Aid for the Impaired Medical Student (AIMSS)

Mercer University is required by federal law to be a drug-free workplace (Drug-Free Workplace Act). Furthermore, University policy is that illegal possession or use of intoxicants/drugs on University premises is cause for immediate termination for employees. Graduate (and Medical) Students are held to the same standard with regards to possession or use of drugs. Students may be expelled for use or possession of illegal drugs on University premises or other places where they fulfill requirements of the School’s educational programs.

Notwithstanding the above, it is recognized that personal involvement in substance abuse is a complex matter. Students who believe they have such problems are urged to seek medical advice and treatment, either on their own or through the Office of Student Affairs.

The Office of Student Affairs is a specific contact point where students can receive information about the evaluation and treatment possibilities both within and outside the School of Medicine.

Information about personal problems with substance abuse shared in a student-initiated request for assistance or shared with a personal therapist, whether a Mercer employee or not, will be treated as confidential information and will not be used in retention and/or promotion decisions. However, when student problems are identified by the School and when evaluation and treatment are components of a School/student approved plan of action, it is expected that the student will permit the therapist to report whether or not the student is participating in the approved plan. The therapist’s judgment will not be sought regarding the student’s suitability to practice medicine, nor will completion of a treatment plan or failure to complete a treatment plan be the sole reason for a retention or promotion decision.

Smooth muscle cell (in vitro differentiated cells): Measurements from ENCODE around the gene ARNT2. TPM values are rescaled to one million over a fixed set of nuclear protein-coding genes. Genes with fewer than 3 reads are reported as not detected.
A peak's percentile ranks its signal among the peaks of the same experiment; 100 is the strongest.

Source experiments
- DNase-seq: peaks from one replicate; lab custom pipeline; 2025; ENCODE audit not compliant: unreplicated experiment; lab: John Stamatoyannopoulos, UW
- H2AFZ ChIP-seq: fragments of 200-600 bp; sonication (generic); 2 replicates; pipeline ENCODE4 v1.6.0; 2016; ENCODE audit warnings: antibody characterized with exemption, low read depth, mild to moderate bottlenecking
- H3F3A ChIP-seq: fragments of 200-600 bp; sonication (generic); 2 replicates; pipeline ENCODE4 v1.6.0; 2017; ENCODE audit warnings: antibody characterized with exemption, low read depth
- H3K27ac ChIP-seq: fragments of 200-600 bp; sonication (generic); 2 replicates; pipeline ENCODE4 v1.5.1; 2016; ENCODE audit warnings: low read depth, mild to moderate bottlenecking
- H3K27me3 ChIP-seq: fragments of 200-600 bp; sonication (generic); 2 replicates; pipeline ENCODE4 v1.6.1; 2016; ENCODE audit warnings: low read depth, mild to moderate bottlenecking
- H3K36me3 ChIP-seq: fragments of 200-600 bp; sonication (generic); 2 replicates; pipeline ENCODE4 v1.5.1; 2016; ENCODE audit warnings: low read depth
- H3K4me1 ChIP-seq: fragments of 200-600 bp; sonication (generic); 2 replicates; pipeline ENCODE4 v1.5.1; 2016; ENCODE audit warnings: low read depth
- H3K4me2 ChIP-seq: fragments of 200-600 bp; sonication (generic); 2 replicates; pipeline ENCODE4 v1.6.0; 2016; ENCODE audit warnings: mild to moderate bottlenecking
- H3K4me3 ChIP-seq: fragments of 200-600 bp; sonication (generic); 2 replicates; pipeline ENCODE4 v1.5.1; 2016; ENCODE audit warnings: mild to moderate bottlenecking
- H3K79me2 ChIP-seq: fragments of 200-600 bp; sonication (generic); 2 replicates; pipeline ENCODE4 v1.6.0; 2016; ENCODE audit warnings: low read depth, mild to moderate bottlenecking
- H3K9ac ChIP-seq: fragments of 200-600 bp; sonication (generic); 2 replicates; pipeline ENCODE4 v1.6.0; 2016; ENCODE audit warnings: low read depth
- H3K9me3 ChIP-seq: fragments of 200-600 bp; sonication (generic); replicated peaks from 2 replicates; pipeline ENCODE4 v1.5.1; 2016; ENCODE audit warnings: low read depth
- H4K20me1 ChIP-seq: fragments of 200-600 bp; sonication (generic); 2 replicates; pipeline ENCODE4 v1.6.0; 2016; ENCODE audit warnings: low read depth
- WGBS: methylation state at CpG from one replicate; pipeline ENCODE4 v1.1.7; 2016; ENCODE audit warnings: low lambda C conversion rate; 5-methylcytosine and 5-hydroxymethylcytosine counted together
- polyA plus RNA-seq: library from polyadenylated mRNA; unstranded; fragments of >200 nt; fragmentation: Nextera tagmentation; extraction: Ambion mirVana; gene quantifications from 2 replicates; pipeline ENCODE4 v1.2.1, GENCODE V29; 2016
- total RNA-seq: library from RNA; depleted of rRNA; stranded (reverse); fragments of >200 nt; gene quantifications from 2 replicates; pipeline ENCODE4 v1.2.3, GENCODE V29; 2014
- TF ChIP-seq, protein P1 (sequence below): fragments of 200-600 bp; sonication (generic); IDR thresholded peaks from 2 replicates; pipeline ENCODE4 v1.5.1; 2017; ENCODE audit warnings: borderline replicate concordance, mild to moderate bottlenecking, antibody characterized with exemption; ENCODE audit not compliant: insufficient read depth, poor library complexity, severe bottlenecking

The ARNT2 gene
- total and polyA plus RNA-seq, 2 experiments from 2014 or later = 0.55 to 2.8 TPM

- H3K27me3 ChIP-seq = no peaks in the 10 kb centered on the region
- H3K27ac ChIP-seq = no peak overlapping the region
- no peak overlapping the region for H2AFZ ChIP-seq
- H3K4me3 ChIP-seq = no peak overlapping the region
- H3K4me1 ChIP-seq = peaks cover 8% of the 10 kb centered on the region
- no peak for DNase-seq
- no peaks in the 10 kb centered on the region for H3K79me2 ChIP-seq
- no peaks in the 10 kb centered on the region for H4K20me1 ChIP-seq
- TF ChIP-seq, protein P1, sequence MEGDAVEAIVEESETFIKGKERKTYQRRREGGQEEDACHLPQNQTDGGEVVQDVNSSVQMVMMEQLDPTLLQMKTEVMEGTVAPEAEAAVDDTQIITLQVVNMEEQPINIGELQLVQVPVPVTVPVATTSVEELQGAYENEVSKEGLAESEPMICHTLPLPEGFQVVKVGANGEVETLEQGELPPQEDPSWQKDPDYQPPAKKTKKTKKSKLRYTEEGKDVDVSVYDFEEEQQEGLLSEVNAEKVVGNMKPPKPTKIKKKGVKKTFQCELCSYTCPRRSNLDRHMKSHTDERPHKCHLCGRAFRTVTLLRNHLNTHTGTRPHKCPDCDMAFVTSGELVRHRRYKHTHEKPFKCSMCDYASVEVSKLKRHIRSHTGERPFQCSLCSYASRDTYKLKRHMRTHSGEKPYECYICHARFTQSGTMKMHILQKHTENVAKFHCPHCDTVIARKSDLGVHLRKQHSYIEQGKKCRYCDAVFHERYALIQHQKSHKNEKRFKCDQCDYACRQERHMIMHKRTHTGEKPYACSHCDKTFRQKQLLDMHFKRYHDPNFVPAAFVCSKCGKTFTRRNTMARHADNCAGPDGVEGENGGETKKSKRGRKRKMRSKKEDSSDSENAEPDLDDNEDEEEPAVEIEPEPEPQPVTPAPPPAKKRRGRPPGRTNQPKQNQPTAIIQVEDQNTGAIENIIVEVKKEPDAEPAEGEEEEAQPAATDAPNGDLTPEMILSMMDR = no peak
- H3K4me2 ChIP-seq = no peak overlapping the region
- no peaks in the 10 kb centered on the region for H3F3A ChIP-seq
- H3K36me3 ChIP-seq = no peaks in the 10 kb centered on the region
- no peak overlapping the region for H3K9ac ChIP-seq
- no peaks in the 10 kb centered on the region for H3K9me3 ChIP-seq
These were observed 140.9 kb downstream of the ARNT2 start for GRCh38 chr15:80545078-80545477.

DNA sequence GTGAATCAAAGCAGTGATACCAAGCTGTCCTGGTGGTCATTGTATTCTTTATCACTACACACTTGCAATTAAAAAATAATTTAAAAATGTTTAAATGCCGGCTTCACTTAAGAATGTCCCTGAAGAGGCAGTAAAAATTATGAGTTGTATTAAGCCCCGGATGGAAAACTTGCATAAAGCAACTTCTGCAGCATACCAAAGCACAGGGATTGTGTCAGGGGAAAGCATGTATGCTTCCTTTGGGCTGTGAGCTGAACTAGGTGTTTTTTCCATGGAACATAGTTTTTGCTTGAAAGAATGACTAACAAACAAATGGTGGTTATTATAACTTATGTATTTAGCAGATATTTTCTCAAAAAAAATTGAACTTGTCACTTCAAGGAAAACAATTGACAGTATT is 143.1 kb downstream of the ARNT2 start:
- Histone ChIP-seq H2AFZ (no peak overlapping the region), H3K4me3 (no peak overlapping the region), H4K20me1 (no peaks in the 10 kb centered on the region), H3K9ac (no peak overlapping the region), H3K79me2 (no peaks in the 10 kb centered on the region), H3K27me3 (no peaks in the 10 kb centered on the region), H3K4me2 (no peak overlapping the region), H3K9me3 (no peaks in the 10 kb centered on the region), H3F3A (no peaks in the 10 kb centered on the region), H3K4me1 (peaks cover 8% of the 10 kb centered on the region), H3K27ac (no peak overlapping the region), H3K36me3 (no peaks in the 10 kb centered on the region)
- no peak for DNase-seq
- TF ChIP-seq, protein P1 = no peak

Signs of Emotional Illness or Chemical Dependency